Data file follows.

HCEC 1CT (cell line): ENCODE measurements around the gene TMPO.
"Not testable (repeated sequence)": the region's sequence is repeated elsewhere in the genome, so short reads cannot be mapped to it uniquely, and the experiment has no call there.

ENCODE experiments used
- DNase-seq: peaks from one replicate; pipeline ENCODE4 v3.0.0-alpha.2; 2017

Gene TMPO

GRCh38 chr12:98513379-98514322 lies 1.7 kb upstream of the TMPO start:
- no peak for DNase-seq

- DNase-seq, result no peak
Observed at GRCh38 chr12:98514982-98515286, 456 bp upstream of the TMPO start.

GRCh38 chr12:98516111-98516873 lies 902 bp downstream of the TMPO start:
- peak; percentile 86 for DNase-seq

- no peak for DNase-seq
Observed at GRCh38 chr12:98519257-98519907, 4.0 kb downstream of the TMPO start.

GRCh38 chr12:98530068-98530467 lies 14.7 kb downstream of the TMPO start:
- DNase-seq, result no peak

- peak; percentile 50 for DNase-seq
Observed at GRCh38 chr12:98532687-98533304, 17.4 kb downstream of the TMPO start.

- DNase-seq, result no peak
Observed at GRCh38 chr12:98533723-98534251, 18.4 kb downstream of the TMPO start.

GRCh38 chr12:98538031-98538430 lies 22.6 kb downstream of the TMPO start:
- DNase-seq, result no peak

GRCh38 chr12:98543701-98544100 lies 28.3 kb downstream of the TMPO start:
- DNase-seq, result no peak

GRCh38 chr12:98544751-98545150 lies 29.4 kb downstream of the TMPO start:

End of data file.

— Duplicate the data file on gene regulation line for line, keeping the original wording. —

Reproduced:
HCEC 1CT (cell line): ENCODE measurements around the gene TMPO.
"Not testable (repeated sequence)": the region's sequence is repeated elsewhere in the genome, so short reads cannot be mapped to it uniquely, and the experiment has no call there.

ENCODE experiments used
- DNase-seq: peaks from one replicate; pipeline ENCODE4 v3.0.0-alpha.2; 2017

Gene TMPO

GRCh38 chr12:98513379-98514322 lies 1.7 kb upstream of the TMPO start:
- no peak for DNase-seq

- DNase-seq, result no peak
Observed at GRCh38 chr12:98514982-98515286, 456 bp upstream of the TMPO start.

GRCh38 chr12:98516111-98516873 lies 902 bp downstream of the TMPO start:
- peak; percentile 86 for DNase-seq

- no peak for DNase-seq
Observed at GRCh38 chr12:98519257-98519907, 4.0 kb downstream of the TMPO start.

GRCh38 chr12:98530068-98530467 lies 14.7 kb downstream of the TMPO start:
- DNase-seq, result no peak

- peak; percentile 50 for DNase-seq
Observed at GRCh38 chr12:98532687-98533304, 17.4 kb downstream of the TMPO start.

- DNase-seq, result no peak
Observed at GRCh38 chr12:98533723-98534251, 18.4 kb downstream of the TMPO start.

GRCh38 chr12:98538031-98538430 lies 22.6 kb downstream of the TMPO start:
- DNase-seq, result no peak

GRCh38 chr12:98543701-98544100 lies 28.3 kb downstream of the TMPO start:
- DNase-seq, result no peak

GRCh38 chr12:98544751-98545150 lies 29.4 kb downstream of the TMPO start: